#WhatImReadingNow: Good As Gone

Jane woke up and whispered, “Julie?” The room yawned around her. After two years of sleeping alone in her own bedroom in the new house, Jane no longer dreamed of the ceiling fan dropping onto the bed and chopping her up. The spiders, too, had vanished from the shadows; ten-year-olds don’t need to have the corners checked before bedtime. Only occasionally, when something woke her in the middle of the night, the silence around her ached for Julie’s soft breathing. In the old house, she used to hoist one foot over the top bunk railing and giggle until Julie said, Shhh, Janie, go back to sleep. Now, she shut her eyes tightly before they could drift toward the dark seams where the walls and ceiling met.

The next noise definitely came from Julie’s room. Jane pulled back the covers and slid her bare feet down to the carpet. In the old house, a braided rug slipped over the smooth wooden floor when she got out of bed. Now her feet barely made a sound on thick carpet as she padded to the door and peered down the dark hallway. A faint rectangle of lighter darkness hovered at the end—a closed door.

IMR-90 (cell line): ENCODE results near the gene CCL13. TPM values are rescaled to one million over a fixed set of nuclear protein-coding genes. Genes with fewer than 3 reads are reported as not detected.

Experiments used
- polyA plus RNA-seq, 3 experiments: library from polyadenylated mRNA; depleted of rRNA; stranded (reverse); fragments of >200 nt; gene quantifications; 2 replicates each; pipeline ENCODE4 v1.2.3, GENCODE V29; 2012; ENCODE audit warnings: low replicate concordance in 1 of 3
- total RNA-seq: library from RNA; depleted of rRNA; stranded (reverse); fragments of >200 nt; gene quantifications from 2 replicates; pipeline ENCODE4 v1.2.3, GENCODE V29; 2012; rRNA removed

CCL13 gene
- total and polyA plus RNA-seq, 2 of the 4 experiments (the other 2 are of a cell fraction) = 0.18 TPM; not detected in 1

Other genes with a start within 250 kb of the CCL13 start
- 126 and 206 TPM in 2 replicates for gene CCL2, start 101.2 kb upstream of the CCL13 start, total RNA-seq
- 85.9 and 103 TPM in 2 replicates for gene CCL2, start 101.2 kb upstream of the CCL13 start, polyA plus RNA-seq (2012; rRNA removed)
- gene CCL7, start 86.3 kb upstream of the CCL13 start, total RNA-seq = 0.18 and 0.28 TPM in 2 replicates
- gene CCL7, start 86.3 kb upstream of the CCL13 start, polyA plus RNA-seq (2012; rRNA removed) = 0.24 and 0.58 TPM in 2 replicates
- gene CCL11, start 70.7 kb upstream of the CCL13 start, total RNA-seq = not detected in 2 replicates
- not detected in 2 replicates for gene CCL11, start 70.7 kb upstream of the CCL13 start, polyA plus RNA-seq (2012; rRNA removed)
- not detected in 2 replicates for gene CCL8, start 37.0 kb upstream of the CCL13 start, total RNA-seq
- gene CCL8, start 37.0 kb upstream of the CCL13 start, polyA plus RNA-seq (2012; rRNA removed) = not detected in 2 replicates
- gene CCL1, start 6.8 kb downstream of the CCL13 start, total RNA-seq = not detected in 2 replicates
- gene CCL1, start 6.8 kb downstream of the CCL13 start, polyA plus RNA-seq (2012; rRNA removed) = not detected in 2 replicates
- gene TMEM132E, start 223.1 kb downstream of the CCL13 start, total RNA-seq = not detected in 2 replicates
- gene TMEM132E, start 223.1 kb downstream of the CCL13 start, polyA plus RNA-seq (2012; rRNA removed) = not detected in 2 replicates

They rarely slept with doors closed; Janie’s room got too hot, Julie’s too cold. Mom grumbled about the air circulation in two-story houses, but Mom and Dad’s room downstairs on the first floor was always shut at night, because they were adults.

Now Julie was too, or wanted to be. Ever since her thirteenth birthday, she seemed to be practicing for adulthood all the time, brushing her hair slowly in front of the bathroom mirror as if rehearsing for some secret play, sitting at her desk to write in her diary instead of flopping on the bed stomach-first, like Jane.

And closing her bedroom door. At the end of the hall, the pale rectangle shuddered, a crack of darkness opening up around one side. Julie’s bedroom door receded inward, four large fingers hooked around its edge.